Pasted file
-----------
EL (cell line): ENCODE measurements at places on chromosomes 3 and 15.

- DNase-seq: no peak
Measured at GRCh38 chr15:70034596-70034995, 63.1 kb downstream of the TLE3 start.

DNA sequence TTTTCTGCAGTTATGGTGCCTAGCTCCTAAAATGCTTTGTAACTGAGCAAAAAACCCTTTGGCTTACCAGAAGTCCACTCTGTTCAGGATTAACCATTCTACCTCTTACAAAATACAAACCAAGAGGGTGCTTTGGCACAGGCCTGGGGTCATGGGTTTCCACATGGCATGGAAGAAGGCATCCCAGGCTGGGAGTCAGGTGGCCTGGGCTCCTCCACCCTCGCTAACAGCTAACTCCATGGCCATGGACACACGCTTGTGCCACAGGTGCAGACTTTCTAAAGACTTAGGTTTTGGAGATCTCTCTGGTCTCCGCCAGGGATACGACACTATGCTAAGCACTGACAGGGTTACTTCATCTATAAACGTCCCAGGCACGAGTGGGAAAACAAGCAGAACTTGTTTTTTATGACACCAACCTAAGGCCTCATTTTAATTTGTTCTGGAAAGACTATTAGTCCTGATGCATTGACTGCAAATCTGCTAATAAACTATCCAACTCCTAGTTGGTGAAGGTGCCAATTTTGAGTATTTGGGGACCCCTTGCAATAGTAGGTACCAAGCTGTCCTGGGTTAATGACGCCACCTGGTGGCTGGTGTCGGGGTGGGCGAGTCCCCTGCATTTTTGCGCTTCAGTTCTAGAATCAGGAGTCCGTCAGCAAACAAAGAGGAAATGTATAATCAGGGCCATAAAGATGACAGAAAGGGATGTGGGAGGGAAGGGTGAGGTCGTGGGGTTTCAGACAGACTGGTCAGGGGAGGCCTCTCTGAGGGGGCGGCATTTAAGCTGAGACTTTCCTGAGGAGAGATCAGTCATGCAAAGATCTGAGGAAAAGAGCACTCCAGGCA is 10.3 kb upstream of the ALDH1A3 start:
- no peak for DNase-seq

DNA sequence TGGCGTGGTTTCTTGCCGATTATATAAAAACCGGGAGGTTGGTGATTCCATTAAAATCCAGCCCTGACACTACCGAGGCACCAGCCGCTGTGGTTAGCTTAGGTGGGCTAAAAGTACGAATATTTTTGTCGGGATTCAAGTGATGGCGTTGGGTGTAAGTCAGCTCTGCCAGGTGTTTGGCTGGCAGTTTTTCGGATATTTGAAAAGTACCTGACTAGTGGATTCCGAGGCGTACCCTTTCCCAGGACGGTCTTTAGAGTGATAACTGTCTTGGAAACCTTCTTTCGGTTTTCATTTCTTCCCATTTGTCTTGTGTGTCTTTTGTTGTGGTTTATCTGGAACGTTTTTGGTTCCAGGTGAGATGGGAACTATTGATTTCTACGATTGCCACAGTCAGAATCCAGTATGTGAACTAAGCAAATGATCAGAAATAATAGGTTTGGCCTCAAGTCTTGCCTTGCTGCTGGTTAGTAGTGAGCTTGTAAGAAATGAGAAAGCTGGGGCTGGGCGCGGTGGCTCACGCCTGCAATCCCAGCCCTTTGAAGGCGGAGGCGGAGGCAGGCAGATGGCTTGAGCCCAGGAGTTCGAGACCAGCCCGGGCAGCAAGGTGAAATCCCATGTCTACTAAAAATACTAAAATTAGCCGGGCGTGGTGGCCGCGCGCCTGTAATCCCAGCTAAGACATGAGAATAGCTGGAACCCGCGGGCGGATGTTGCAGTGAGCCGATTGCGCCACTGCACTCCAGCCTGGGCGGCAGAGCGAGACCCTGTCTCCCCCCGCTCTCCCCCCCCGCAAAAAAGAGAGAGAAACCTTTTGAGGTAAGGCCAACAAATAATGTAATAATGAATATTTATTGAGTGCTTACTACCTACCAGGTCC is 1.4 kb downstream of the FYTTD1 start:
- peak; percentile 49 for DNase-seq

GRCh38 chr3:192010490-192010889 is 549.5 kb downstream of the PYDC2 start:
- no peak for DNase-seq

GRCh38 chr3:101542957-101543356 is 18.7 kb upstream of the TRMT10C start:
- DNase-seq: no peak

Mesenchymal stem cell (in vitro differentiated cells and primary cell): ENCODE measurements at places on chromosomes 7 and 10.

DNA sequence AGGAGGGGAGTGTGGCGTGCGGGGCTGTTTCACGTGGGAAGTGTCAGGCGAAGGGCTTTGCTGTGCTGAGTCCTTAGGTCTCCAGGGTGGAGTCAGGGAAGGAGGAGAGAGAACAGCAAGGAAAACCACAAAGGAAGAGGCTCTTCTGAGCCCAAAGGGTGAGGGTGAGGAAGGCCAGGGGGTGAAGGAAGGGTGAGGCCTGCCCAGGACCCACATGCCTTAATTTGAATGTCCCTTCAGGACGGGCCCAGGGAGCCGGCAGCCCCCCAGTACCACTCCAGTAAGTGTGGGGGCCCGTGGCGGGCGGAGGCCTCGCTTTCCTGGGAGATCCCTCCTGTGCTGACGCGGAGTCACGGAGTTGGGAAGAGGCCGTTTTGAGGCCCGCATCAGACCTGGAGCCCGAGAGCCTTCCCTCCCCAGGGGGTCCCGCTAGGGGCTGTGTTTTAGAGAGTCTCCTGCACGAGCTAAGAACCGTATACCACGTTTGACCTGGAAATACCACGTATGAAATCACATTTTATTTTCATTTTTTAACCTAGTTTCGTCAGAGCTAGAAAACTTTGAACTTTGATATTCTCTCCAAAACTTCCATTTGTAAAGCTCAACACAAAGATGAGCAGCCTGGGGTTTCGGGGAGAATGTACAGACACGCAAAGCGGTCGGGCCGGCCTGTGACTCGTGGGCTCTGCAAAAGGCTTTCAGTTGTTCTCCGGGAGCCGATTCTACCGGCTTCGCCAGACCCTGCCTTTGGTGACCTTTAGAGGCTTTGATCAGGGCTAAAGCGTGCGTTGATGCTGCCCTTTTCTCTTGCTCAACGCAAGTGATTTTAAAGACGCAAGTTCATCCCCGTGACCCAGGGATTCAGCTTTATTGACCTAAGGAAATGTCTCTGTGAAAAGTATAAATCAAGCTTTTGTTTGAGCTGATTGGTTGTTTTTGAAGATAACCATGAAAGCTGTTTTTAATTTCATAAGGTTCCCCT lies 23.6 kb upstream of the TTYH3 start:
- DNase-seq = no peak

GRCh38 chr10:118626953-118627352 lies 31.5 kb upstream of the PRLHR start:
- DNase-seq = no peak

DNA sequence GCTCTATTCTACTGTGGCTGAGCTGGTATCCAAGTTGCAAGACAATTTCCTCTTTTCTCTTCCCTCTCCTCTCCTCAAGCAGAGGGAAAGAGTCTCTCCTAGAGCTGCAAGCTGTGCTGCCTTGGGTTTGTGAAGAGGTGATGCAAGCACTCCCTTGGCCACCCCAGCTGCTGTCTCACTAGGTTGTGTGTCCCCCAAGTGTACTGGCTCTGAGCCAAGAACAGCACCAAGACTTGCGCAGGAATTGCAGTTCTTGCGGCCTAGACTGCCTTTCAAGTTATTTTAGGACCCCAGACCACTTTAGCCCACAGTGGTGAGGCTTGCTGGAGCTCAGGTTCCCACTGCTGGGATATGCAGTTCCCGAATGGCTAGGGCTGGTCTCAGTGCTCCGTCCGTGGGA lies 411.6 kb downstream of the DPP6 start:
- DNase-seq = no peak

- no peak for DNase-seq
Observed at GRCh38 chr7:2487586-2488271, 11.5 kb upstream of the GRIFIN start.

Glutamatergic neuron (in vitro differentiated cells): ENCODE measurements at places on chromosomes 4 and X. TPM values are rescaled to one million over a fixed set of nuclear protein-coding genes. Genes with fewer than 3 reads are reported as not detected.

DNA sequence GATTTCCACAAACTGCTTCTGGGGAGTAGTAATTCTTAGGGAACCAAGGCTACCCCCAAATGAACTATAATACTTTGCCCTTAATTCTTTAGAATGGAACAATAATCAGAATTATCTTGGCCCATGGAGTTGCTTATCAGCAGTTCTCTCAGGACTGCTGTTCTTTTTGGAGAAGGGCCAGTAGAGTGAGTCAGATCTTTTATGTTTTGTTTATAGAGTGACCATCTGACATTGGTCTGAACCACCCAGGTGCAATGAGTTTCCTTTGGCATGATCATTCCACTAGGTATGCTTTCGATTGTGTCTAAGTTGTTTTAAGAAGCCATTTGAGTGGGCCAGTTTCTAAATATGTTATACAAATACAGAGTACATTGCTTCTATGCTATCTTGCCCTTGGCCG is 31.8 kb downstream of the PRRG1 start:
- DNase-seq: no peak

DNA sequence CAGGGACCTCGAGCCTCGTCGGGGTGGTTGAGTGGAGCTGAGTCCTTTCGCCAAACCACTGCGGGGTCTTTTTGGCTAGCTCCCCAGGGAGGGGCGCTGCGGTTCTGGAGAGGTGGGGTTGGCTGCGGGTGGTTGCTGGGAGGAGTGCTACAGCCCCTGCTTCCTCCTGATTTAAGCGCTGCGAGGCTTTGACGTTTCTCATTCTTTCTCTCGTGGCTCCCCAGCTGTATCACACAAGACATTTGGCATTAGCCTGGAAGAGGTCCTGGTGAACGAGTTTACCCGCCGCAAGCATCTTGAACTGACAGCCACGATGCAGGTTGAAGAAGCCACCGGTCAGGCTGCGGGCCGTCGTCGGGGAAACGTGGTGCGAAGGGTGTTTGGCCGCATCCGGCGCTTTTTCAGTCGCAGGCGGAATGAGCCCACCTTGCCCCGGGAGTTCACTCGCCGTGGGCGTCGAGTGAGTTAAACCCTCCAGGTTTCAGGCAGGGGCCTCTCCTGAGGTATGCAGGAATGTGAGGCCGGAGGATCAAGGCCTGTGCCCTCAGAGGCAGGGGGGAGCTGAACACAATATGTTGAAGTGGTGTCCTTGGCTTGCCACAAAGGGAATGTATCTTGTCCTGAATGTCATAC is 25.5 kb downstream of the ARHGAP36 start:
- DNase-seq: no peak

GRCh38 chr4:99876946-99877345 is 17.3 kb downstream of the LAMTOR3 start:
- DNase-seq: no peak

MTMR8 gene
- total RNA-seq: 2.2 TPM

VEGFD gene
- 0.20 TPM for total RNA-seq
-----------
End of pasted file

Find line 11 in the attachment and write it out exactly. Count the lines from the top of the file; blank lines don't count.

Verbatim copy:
- DNase-seq: no peak